Individual governments or coalitions of governments will not have much success in addressing these problems on their own. In the U.S. the Obama administration will have to focus on finding creative ways to spur domestic economic growth and to create jobs in a political environment in which Republicans will demonize continued government spending and resist needed tax increases, with the risk of an eventual fiscal wreck. The U.K. will downsize its foreign policy ambitions as its coalition government works to put the country’s fiscal house in order. Fears for the future of the euro zone will dominate discussion in Brussels. Recent legislative elections hint at more upheaval to come in Japan’s politics.
Nor is there competition among the world’s leading emerging states to fill the vacuum in global leadership. The governments of China, Russia and Saudi Arabia are far too preoccupied with domestic challenges to accept the risks and sacrifices that come with playing a truly major role. Brazil and Turkey have worked to lift their international profiles — by proposing a compromise solution in the fight over Iran’s nuclear program, for example — but neither nation has the means to extend its clout much beyond the diplomatic arena.
In other words, at the risk of repeating ourselves, the U.S.-led unipolar order, Western political and economic dominance, and consensus among the world’s power players in favor of free-market democracy are all gone. And they’re not coming back.
Another major reason that international poli-tics won’t return to a pre–financial crisis status quo is the rise of state capitalism. A generation ago, as command economies imploded in Eastern Europe and the Soviet Union, faith that governments could mandate lasting prosperity seemed dead. Western power — fueled by private wealth, private investment and private enterprise — seemed to have established the final victory of liberal free-market economics. Over the past decade, however, public wealth, public investment and public enterprise have made a stunning comeback. An era of state-driven capitalism has dawned, one in which governments inject political calculation into the performance of markets.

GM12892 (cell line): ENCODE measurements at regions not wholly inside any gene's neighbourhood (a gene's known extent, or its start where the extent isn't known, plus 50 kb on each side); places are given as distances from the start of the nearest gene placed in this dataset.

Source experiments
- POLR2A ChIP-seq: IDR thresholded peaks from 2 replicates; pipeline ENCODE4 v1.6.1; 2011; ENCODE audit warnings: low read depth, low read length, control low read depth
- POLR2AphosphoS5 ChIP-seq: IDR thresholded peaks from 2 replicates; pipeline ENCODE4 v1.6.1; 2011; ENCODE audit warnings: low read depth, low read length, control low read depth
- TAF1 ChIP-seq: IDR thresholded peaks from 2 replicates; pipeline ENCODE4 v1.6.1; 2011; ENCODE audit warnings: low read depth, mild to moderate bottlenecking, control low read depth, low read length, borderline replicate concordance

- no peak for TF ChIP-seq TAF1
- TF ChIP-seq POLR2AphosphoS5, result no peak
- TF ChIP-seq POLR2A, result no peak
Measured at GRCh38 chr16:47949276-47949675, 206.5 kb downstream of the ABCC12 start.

Authoritarian governments including China and Russia, not content with simply regulating markets, are moving to dominate them. Political leaders in these countries know that only capitalism can generate the long-term growth that can sustain their political survival, but they want to ensure that the state controls as much as possible of the wealth that markets generate. They need that wealth to spur growth, create jobs and protect banks when times are tough — and to minimize the risk that profits will empower potential rivals for political power.
The rise of state capitalism is most obvious in the energy sector. National oil companies have been with us for decades, but they now control more than 75 percent of the world’s crude oil reserves. Beyond petroleum, the Chinese and Russian governments control state-owned enterprises in aviation, defense, mining, power generation, telecommunications and many other sectors, and other governments have begun to follow their lead. These governments also use politically loyal, privately owned “national champions” to advance state interests. And they have created a new class of sovereign wealth funds to maximize the state’s return on investment, finance its dominance of domestic economies and extend its geopolitical influence. In a free-market system, markets exist to serve those who participate in them. In a state capitalist system, governments dominate markets to maximize the political power of the state and its leadership’s chances of survival.
The growing power of state capitalism will have important implications for the politics of globalization — the processes by which ideas, information, people, money, goods and services cross international borders at unprecedented speed. For years many developing countries have welcomed Western companies and investment, in part to build their domestic economies by exposing local businesses to the advanced technology, managerial expertise and marketing techniques that only foreigners could provide. But as local companies mature, state capitalist governments will begin to more openly promote and protect them at the expense of outsiders. As local businesses begin to compete more effectively, some will begin to see foreign partners as commercial rivals — and will begin to use their growing clout with state and local bureaucracies to rig the game in their favor.